But in remaking the wolf in the image of a guardian, modern werewolf storytellers have become nearly obsessed with assigning to the werewolf issues related to traditional male power dynamics—especially the tired concept of the “alpha.” Teen Wolf is perhaps the most extreme example of this trend, with virtually every wolf character scheming or plotting to become an “alpha,” retain the status, or upgrade to the highest level (!) of alpha. Despite the show’s few feints toward female werewolves, by and large this is a masculine affair, with the male wolves posturing and competing for power and status within a pack hierarchy based, essentially, on traditional patriarchal ideas. The women on the show are pretty much irrelevant the show’s major theme, a consideration of how to be a man and how men relate to one another in a world where traditionally masculine traits—aggression, protectiveness, and tribal loyalty—are at odds with the dysfunctional systems of modern society. It’s probably not a coincidence that the only other functional institutions portrayed on the show are also overwhelmingly male and also share the same traits as a wolf pack: male sports teams and law enforcement. You could excise nearly all the women from Teen Wolf without seriously impacting the story.
One could argue, I suppose, that this is all based on real wolves, but that isn’t the case. The sheer number of male alpha werewolves as heroes of the werewolf Gothic discounts that. But so too does the fact that the “alpha” werewolf concept derives not from folklore—with its traditional lone, rogue wolf motif—or from early fiction. It is left over from old Victorian studies of unrelated wolves in confined spaces. They fought for status in a way that wolves in the wild, who live in family groups, do not usually do. This old, flawed research dominates werewolf mythology today.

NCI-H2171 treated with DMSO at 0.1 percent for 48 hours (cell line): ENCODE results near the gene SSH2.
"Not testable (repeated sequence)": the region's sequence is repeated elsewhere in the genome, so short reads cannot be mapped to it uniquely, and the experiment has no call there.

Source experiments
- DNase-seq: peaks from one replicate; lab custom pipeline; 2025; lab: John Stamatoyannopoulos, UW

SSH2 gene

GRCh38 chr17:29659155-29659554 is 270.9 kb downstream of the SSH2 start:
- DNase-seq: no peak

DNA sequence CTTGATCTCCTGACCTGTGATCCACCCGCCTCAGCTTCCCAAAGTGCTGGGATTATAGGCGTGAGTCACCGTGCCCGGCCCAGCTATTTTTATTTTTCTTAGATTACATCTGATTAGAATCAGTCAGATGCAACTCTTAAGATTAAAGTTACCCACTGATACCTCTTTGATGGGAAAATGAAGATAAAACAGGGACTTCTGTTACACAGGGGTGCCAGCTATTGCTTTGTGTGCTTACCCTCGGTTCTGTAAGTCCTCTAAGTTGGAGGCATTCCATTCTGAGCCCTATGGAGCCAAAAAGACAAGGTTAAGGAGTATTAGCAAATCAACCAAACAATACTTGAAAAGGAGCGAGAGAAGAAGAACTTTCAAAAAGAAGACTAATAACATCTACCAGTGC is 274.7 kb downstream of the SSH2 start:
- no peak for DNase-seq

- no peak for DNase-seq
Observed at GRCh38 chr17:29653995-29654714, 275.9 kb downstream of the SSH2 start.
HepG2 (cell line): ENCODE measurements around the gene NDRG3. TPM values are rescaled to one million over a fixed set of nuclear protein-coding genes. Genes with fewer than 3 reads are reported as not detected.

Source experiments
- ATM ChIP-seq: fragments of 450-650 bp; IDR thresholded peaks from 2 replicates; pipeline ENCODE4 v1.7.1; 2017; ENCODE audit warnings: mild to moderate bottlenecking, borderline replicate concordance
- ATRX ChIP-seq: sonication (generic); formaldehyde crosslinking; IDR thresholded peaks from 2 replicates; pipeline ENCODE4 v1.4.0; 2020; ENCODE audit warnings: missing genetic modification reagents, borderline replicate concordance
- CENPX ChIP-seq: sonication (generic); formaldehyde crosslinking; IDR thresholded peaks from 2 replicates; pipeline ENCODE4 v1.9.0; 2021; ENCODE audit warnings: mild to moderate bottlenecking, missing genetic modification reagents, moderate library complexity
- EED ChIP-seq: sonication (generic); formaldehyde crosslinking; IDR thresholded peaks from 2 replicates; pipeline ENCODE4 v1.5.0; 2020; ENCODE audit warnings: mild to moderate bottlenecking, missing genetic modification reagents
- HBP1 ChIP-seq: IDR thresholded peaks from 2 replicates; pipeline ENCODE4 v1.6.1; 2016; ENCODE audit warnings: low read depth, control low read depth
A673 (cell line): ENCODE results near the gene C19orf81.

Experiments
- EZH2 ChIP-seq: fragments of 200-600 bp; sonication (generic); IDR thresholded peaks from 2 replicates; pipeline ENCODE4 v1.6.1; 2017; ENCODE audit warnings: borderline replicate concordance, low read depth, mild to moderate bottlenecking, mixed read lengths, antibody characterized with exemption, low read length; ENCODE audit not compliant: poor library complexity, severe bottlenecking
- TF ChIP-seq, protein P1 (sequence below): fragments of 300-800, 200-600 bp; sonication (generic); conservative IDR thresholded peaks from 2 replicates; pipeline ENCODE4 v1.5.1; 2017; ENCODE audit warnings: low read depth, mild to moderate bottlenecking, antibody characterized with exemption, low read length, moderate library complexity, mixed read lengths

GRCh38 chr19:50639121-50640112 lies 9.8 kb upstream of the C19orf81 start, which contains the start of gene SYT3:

I wish I knew exactly when the “alpha” concept appears in werewolf literature, but I’m not familiar enough with all of it to know for sure. The earliest reference I can find is in a 1989 Time-Life book on supernatural Transformations by Jim Hicks, in which he describes what he considered to be the traits of real wolves reflected in lycanthropy: “a strong, aggressive male serving as leader, or alpha male,” along with his mate, the alpha female, each ruling others of their respective genders. By 1995, Clyde Cadwell’s Werewolf Storytellers Handbook lays out alpha and beta wolf dynamics as a given for writing werewolf stories, though a Google Books search doesn’t turn up any alpha wolves in pre-1995 literature. That’s not to say there weren’t any, but I can’t find one. In Rebecca Flanders’ Wolf in Waiting (1995), a romance, there is an early reference to an alpha male as “responsible for defending, sheltering and providing.” That same year alpha werewolves infected the work of Laurell K. Hamilton, who apparently found alpha males worthy complements to her strong female heroine, vampire hunter Anita Blake. A few other references occur around this time, but it is really after 2000, in the wake of the Anita Blake novels and the Sookie Stackhouse novels of Charlaine Harris (the basis for True Blood) that we see the overwhelming number of alpha wolves, wolf packs, and the intense focus on the social dynamics of (mostly male) wolves as they romance (mostly human) women. If I had to guess, I would say that Hamilton was responsible for popularizing the concept, which now spreads across thousands of novels and many, many movies and TV shows.
I suppose it’s a backhanded compliment to women that today they are now presumed to be possessed of such autonomy and power that Gothic writers must promote men to demigods in order to reproduce the traditional Gothic story of the powerful man who saves the fragile damsel through his love. It’s better, I guess, than tying the women up and spanking them as in the Twilight derivative Fifty Shades of Grey.
I am an author and researcher focusing on pop culture, science, and history. Bylines: New Republic, Esquire, Slate, etc. There's more about me in the About Jason tab.